7.  What have been the advantages and disadvantages of SOLs?

Standardized tests are useful tools for assisting educators in assessing student academic performance, and needs of underperforming students, but no one tool should be used to assess a student's level of learning. or to determine whether or not a student graduates. Standardized tests should be one of mulitple tools and evaluative criteria used to assess learning.  Also, high-stakes tests such as the SOLs, which are used to determine whether or not a student graduates, cause teachers to "teach to the test," stifling  student and

teacher creativity and disengaging students.  Finally, standardized tests used for evaluative purposes should have more consistent and more clearly defined criteria

than the SOLs.

8.  If you had an extra $1 million to spend on the school system any way you

would like, how would you spend it?

In terms of capital improvements to schools or the school operating budget, 1 million dollars is not much money.  I would use the money to hire several well-qualified primary school teachers with the objective of helping to reduce student-to-teacher ratios in grades K-3 and possibly establishing additional all day kindergarten classes.

9.  What are the hallmarks of a well-run school? Include measurable characteristics.

A well-run school provides an environment conducive to learning, bringing out the best in both students and teachers.  This includes hiring well-qualified, motivated teachers who enjoy teaching; providing support for teachers to be creative with student instruction, and support for students to develop to their full potential; maintaining a positive, respectful relationship between school administrators, teachers, staff, parents/guardians, and

students; providing updated school facilities, educational tools and equipment, clean school facilities, and a safe environment, and  demonstrating consistent progress and

improvement in student assessments and high marks in teacher professional assessments.

10. What are the hallmarks of an excellent teacher? Include measurable characteristics.

An excellent teacher is well-qualified, as demonstrated both through state certification in his/her subject/grade level and high marks in professional teacher assessments; enjoys teaching, believes that each student has the ability to learn, and is dedicated to helping each student develop to his/her full potential; has kept current with his/her subject matter, and with teaching and evaluative techniques and tools; is creative and has the ability to keep students engaged in learning, and appreciates and shares the joy of discovery and

learning with students; teaches and encourages students to use critical thinking skills, solve problems, make informed decisions, meet and overcome challenges, and do their best; positively impacts his/her students' academic performance, and positively influences his/her students' lives.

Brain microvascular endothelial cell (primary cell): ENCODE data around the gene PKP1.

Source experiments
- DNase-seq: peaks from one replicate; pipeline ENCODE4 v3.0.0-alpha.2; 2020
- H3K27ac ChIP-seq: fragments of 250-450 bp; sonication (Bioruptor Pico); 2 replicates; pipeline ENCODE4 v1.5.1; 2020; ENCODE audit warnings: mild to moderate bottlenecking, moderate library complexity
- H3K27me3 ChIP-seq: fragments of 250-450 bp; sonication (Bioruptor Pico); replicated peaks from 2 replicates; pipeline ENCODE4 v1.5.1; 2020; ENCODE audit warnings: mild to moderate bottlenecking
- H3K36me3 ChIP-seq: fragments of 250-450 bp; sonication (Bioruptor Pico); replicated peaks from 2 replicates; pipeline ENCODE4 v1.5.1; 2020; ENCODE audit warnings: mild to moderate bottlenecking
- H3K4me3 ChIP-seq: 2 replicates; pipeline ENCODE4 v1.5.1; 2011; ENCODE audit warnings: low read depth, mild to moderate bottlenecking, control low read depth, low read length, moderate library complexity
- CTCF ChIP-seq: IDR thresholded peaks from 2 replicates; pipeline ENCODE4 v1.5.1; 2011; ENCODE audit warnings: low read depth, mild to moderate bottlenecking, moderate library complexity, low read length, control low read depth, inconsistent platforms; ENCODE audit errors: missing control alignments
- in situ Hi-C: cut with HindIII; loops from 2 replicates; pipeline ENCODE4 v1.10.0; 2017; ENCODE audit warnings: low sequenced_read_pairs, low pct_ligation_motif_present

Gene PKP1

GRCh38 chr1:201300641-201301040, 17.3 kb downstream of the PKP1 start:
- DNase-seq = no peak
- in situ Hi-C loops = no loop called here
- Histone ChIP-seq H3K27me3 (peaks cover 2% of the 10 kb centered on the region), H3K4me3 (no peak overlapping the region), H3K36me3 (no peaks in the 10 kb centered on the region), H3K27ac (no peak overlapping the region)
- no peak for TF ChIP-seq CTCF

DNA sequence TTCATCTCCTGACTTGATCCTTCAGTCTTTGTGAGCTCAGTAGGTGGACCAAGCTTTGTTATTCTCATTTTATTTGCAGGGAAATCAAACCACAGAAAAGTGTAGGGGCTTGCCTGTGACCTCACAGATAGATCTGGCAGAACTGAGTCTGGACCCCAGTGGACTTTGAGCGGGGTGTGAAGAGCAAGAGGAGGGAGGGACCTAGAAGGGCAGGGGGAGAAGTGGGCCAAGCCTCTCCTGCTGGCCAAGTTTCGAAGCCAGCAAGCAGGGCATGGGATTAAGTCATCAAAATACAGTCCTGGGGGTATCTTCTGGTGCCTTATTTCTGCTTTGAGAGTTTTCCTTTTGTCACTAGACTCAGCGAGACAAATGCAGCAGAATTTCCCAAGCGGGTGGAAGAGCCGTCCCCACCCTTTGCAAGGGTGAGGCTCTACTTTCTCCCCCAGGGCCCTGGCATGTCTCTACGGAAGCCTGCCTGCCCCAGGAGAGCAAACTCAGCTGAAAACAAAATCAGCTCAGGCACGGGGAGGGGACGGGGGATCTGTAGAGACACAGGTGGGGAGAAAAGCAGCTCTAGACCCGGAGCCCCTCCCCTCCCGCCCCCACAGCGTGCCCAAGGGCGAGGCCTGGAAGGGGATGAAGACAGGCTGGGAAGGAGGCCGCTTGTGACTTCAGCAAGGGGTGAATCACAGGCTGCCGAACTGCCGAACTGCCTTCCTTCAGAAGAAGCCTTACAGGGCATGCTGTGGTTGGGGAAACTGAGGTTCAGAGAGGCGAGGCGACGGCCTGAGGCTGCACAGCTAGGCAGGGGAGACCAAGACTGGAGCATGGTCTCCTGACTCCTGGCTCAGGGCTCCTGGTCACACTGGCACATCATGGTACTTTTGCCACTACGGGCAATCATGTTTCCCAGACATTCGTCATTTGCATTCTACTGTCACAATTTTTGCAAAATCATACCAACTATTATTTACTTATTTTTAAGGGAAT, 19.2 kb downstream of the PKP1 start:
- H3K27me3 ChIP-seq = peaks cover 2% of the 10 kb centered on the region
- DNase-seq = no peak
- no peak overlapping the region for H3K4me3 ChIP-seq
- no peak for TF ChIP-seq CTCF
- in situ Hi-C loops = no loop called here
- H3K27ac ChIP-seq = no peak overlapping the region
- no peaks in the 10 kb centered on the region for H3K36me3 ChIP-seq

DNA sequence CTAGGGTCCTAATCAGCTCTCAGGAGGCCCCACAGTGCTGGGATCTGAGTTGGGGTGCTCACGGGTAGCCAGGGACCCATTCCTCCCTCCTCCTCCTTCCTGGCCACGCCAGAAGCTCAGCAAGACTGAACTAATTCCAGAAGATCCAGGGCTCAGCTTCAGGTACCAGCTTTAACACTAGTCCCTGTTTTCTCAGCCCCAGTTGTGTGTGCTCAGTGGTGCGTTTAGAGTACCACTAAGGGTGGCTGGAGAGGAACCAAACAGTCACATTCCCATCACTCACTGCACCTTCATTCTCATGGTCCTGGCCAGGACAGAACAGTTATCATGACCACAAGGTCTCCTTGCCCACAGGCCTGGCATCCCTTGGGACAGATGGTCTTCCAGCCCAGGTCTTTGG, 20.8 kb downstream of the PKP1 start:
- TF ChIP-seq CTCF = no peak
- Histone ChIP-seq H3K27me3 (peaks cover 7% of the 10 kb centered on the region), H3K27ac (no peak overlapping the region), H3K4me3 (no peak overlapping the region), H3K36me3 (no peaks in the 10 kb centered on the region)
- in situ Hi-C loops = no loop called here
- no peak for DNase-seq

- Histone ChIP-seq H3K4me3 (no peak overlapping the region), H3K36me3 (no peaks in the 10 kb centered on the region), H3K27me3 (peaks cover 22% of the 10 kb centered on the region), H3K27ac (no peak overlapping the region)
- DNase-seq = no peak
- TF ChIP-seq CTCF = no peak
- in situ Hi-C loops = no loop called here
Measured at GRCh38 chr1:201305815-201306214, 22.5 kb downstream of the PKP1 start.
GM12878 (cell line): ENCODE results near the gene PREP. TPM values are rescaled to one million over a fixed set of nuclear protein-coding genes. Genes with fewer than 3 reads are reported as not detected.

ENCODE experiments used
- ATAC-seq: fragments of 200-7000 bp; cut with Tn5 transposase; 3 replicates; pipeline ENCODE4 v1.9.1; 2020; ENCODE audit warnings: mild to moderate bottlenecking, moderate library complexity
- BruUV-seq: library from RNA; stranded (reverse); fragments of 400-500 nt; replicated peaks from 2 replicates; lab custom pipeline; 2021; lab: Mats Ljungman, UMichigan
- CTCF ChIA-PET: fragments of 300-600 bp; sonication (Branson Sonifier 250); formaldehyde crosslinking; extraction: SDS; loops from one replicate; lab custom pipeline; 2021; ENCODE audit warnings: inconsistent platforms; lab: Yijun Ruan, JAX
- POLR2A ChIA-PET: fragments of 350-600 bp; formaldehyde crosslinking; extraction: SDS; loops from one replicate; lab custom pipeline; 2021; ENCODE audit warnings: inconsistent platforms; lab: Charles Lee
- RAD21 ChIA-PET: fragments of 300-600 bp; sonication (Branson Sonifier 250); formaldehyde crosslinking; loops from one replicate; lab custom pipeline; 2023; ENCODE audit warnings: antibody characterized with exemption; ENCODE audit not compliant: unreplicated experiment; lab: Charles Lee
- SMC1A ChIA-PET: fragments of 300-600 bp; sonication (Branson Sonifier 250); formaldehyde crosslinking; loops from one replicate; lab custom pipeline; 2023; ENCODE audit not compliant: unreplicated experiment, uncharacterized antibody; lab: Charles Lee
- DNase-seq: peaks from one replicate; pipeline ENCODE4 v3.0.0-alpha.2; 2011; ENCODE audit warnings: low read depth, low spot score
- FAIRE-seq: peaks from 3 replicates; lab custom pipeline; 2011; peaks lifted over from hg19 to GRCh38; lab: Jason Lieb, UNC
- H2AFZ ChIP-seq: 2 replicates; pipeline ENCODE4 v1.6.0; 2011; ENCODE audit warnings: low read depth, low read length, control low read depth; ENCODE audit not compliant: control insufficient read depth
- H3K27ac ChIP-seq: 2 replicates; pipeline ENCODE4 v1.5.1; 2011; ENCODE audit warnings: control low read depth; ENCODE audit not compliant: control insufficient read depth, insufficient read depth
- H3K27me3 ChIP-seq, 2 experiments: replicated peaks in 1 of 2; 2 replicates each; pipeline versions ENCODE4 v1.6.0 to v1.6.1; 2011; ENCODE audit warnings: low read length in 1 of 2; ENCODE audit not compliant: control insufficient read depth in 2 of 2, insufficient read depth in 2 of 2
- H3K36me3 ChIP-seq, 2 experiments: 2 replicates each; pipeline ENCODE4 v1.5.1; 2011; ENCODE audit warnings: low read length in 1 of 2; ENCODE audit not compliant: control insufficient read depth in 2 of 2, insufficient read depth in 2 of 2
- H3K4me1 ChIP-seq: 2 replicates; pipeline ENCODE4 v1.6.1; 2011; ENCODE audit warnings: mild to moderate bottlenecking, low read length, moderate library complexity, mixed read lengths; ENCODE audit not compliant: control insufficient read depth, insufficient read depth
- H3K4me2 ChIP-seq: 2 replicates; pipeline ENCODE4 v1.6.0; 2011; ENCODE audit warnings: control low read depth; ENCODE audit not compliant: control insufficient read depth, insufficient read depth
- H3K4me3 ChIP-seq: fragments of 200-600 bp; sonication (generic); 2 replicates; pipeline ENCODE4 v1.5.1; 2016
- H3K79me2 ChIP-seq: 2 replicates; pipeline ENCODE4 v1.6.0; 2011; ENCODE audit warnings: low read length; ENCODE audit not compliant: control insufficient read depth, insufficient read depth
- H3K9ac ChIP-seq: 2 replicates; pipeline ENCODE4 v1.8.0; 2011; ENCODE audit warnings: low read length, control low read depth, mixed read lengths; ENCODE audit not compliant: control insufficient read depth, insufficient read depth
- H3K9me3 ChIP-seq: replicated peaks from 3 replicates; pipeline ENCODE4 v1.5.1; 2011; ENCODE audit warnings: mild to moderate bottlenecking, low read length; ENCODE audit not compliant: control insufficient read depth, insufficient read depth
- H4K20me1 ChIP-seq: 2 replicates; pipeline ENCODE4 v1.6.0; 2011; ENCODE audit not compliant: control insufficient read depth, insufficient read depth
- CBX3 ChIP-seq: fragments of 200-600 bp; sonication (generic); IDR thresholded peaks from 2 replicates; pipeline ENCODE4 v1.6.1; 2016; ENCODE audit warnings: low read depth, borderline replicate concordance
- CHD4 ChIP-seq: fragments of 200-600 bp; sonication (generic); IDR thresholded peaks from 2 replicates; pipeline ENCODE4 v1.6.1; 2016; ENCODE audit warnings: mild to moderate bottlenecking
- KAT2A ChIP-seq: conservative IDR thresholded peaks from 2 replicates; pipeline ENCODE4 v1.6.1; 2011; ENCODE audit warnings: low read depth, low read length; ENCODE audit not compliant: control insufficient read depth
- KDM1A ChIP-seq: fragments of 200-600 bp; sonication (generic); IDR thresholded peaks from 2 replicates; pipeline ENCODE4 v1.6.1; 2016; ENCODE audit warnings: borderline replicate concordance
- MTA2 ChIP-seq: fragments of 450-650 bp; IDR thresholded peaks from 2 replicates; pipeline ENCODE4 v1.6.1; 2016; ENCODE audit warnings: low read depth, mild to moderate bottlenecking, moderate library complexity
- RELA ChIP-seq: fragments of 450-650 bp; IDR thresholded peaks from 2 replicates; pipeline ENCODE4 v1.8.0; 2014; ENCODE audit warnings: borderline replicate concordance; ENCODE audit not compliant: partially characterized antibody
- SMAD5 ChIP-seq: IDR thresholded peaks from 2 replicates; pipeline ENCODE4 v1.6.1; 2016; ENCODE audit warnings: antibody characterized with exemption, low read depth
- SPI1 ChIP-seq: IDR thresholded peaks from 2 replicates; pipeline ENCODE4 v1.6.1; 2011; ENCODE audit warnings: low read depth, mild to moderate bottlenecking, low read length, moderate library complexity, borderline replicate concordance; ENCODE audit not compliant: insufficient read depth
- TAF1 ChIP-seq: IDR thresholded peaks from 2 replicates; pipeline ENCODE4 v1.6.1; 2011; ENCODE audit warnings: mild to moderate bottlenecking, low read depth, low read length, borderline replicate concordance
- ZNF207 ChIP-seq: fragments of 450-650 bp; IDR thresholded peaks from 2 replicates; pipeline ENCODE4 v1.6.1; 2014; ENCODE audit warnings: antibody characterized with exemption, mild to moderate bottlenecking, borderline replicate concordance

11. If you were to create your own core curriculum, what subjects would you

include? Place in priority order.

A core curriculum would depend on the specific grade level for which it is designed.  In general, a core curriculum for the primary grades should emphasize Reading, Writing and Basic Mathematics. As the student progresses, subjects requiring more abstract thinking, such as Science, Social Studies/History, and Foreign Language should be included.

12. How would you increase involvement of the general public in the public schools?

I would increase public involvement through good communication and public relations.  In speaking with people in the community, many people tell me that their children are grown or they don't have children, and I talk to them about their own personal investment in having a good public education in the community.  They almost always respond positively.  I would work to keep this message in the public consciousness through consistent communication - newsletters, website, regular town meetings, surveys, and knocking on doors.  I would also work with local TV and radio to develop a Public Service Announcement promoting the value of community involvement in and support of our schools.

13. How would you increase parental involvement in the public schools?

Using the same techniques as above, plus actively attending  school functions,  attending PTA meetings and LEAP meetings to listen to what is going on and to network with parents.

14. What additional public safety steps would you recommend in  addressing

gangs and violent activities on or near school property?

Everything in a child's life, in and out of the classroom, affects a child, and, therefore, affects his/her performance in school and behavior in the community.  For these reasons, I would work to forge partnerships between schools and community resources and programs that would positively impact academic performance and/or make schools safer, such as community police programs, supervised after-school and summer programs, children's healthcare partnerships, programs to engage children in the community in positive ways.  I would also work to improve and expand cultural and diversity training/awareness programs, and programs teaching students to use negotiation, mediation and conflict resolution as alternatives to using violence to settle disagreements.

Has the rate of violent acts increased, decreased or stayed the same in the last four years?

Parents say that violent acts in schools have increased, but teachers I have spoken with, tell me that it has not dramatically increased in schools.